SUPREME COURT OF NEW YORK, APPELLATE DIVISION, SECOND DEPARTMENT
July 22, 1968
BENJAMIN SCHECTMAN, RESPONDENT,
DOROTHY FILS ET AL., APPELLANTS. (ACTION NO. 1.); DRUEDING BROTHERS COMPANY, RESPONDENT, V. DOROTHY FILS ET AL., APPELLANTS. (ACTION NO. 2.)
In consolidated actions to recover damages for property injuries, defendants appeal from a judgment of the Supreme Court, Kings County, entered March 22, 1967, in favor of plaintiffs upon a jury verdict.
Brennan, Acting P. J., Benjamin and Martuscello, JJ., concur; Rabin and Munder, JJ., concur.
Defendants are the record owners of buildings Nos. 190, 192 and 194 Flushing Avenue, Brooklyn. On February 25, 1962 an explosion and fire occurred in the cellar of building No. 194. The fire spread to the second floor of building No. 194 and thereafter to premises 192 and 190. Plaintiff Schectman, on the date of the fire, was the lessee of all the space in buildings Nos. 190 and 192 and the second floor of building No. 194. The fire destroyed or damaged a large quantity of material and machinery which belonged to him and property which plaintiff Drueding Brothers had left in his care. The leased premises were being used by him as a factory. Prior to the day of the fire the City of New York had placed a violation on building No. 194 due to the defendants' failure to erect a fire retardant protective ceiling with resistive rating of at least one hour, in the cellar and first floor of the premises, pursuant to subdivision 6 of section 272 of the Labor Law. It is conceded that at the time of the conflagration no fire retarding or automatic fire extinguishing system was erected. It was also conceded that the owners were not responsible for causing the fire and explosion. On the trial, plaintiffs proceeded on the theory that defendants' failure to fire retard was conclusive evidence of negligence or, at the very least, was some evidence of negligence, and that the failure to comply with the statute was the proximate cause of the injury to their property.
In our opinion, plaintiffs were unable to establish their theory of the case. The testimony did not establish any likelihood that the injury would not have resulted even had the statute been complied with. Under these circumstances, a new trial would serve no useful purpose. We pass upon no other question on this appeal.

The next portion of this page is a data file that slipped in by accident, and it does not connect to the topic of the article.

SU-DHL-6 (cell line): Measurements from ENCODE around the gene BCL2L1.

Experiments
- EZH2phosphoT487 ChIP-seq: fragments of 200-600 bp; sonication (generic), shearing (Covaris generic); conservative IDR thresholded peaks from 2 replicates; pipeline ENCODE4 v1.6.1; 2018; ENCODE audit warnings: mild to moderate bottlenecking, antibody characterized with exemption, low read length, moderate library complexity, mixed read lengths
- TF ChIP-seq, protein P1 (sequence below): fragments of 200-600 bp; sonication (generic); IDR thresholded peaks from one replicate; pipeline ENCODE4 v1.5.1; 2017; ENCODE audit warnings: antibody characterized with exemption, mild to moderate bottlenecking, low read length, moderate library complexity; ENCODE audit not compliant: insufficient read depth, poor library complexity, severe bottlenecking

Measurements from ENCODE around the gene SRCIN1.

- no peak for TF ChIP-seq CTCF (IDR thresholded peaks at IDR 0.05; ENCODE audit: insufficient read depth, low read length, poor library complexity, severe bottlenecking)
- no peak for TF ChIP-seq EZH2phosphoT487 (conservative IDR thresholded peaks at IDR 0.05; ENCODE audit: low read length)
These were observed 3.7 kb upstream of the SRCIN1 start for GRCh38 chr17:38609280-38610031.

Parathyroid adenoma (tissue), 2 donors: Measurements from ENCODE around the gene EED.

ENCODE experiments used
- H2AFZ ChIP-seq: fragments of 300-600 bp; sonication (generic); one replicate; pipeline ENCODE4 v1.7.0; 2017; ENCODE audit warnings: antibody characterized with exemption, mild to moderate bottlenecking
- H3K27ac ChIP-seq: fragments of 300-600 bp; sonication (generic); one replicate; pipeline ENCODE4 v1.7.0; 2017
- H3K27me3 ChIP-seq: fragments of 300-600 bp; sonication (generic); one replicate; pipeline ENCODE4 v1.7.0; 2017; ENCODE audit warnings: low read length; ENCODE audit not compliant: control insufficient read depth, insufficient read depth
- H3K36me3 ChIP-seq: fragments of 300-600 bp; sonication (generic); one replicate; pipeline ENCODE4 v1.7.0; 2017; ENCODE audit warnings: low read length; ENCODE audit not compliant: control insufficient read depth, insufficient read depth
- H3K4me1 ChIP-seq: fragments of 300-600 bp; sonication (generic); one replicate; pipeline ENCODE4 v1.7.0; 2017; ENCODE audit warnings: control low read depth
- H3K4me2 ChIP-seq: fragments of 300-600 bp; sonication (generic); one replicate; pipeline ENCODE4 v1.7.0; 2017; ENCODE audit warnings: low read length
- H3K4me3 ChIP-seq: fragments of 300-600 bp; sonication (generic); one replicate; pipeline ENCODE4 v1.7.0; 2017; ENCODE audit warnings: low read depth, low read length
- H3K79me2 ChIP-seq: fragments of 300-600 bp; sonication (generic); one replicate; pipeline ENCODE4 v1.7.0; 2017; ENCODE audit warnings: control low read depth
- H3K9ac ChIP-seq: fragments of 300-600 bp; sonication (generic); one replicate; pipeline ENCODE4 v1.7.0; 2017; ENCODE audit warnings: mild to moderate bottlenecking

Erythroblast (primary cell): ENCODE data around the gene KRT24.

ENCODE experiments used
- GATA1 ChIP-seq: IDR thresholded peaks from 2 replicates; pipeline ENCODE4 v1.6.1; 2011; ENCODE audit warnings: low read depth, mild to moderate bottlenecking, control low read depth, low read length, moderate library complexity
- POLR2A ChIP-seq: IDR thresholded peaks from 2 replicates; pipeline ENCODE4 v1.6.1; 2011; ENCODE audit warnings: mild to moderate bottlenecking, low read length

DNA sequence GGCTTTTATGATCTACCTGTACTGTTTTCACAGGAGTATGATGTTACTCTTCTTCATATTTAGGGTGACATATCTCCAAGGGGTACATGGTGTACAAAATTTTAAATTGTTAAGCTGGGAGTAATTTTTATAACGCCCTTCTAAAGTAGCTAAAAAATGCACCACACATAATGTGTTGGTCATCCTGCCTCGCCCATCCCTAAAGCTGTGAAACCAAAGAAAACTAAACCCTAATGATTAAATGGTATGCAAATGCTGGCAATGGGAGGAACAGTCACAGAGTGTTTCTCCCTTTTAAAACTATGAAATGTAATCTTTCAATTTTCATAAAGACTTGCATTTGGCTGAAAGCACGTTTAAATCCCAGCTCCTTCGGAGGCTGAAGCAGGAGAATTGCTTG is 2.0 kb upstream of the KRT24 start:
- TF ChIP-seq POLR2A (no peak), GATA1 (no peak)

Judgment reversed, on the law and the facts, with costs, and complaints dismissed with costs.
Rabin and Munder, JJ., concur for reversal of the judgment and dismissal of the complaint, with the following memorandum:
We are in accord with the majority that the complaint should be dismissed because plaintiffs failed to establish that defendants' failure to fire retard the premises was the proximate cause of the damage. However, in our opinion, the complaint should also have been dismissed upon the ground that the defendants' violation of subdivision 6 of section 272 of the Labor Law was neither a breach of a statutory duty owing plaintiffs nor the basis of any claim of negligence. It is our view that defendants' violation of this statute was not the breach of a statutory duty giving rise to absolute liability. The statute was enacted to protect the lives, health and safety of all factory employees from fire by affording them reasonable time to escape from a burning building (People v. Shevitz, 177 App. Div. 565, 570). Plaintiffs, not being of that limited class of employees, may not rely on the statute to create in their favor a statutory duty, the breach of which would constitute conclusive evidence of negligence (Van Gaasbeck v. Webatuck Cent. School Dist. No. 1, 21 N.Y.2d 239; Di Caprio v. New York Cent. R. R. Co., 231 N. Y. 94). We further find that defendants' violation of the statute did not constitute even some evidence of negligence (Di Caprio v. New York Cent. R. R. Co., supra; Daggett v. Keshner, 284 App. Div. 733). The Legislature, in creating the duty as prescribed by the statute, did not consider the possibility of the destruction of property or intend to create any duty that would inure to the benefit of a tenant property owner. Defendants, by moving to dismiss the action, after the plaintiffs rested their case, upon the ground that the statute was only intended to protect the person of any employee and not damages sustained to a tenant's property, and by requesting the court to charge the jury that there was no duty on their part to fire retard, preserved this point for appeal (CPLR 4017; see, also, Leone v. Rose, 10 A.D.2d 412, 414).
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